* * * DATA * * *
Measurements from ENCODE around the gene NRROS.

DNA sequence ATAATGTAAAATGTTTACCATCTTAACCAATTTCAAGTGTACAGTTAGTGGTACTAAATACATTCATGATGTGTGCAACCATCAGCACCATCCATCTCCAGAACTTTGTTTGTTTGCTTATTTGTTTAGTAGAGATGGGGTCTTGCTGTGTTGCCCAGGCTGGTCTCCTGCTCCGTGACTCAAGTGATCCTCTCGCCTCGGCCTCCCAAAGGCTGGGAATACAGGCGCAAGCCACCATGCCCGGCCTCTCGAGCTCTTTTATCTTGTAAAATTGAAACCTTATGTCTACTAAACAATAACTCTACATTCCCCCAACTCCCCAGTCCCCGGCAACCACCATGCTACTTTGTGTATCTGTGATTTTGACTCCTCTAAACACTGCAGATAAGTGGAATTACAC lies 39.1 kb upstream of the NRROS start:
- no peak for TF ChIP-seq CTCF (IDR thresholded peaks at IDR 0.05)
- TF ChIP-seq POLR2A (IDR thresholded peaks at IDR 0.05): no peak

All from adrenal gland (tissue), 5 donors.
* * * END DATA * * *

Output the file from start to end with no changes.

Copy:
Measurements from ENCODE around the gene NRROS.

DNA sequence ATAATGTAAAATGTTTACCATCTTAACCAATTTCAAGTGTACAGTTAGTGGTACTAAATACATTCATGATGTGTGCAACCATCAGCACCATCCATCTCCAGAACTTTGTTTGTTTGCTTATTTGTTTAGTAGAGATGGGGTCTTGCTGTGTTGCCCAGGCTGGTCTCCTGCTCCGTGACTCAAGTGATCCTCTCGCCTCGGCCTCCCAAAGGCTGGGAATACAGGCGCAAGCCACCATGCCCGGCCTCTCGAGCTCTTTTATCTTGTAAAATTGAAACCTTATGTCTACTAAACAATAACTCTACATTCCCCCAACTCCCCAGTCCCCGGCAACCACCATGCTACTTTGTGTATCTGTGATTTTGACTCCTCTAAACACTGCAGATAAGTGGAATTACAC lies 39.1 kb upstream of the NRROS start:
- no peak for TF ChIP-seq CTCF (IDR thresholded peaks at IDR 0.05)
- TF ChIP-seq POLR2A (IDR thresholded peaks at IDR 0.05): no peak

All from adrenal gland (tissue), 5 donors.